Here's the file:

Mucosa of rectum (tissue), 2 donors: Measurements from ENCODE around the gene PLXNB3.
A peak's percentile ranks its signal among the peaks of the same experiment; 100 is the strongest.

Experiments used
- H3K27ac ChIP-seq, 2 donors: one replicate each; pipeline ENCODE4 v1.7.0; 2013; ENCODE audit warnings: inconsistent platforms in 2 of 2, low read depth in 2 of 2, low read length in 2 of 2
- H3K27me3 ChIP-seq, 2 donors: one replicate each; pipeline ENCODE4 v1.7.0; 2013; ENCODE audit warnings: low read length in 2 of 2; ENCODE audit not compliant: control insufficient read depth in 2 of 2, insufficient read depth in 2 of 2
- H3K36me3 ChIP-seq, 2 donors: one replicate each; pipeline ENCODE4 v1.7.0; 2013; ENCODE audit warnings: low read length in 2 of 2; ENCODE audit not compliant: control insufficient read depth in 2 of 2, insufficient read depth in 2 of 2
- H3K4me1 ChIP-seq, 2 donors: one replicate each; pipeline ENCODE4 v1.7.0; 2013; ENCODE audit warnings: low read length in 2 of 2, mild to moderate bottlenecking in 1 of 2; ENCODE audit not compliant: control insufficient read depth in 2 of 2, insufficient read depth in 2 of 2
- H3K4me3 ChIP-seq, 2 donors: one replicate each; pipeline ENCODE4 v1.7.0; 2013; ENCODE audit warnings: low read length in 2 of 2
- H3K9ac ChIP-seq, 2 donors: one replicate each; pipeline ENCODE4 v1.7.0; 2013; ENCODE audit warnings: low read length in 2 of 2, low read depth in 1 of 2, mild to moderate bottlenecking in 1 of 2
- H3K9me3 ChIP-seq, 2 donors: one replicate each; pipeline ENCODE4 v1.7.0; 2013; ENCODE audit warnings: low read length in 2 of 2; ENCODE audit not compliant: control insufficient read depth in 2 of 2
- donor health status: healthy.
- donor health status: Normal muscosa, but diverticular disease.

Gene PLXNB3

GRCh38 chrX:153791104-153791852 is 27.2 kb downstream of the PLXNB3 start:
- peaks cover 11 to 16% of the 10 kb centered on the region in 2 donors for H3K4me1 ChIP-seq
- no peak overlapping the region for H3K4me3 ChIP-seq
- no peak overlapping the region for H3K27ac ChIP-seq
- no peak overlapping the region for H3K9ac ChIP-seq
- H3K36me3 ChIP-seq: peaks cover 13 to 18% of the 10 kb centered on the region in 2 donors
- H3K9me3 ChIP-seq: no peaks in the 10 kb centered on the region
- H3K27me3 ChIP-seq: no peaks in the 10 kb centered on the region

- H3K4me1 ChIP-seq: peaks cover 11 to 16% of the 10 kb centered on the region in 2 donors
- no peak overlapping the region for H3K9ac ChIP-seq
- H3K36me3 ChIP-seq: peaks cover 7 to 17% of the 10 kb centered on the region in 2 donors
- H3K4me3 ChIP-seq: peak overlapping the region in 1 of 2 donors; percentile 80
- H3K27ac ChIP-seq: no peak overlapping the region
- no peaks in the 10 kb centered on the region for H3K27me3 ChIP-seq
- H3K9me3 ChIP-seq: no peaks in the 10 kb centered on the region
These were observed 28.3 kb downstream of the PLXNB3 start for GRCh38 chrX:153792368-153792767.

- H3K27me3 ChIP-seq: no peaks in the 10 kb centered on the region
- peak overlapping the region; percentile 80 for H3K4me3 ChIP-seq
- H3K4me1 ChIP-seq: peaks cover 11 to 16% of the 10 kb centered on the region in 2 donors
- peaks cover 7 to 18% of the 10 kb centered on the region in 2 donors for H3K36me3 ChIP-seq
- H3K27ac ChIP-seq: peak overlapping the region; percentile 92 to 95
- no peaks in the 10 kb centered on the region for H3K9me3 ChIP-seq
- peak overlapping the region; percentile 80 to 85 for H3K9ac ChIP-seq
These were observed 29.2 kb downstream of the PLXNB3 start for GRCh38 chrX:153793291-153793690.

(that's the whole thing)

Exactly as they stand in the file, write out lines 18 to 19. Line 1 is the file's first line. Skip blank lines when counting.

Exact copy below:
- no peak overlapping the region for H3K9ac ChIP-seq
- H3K36me3 ChIP-seq: peaks cover 13 to 18% of the 10 kb centered on the region in 2 donors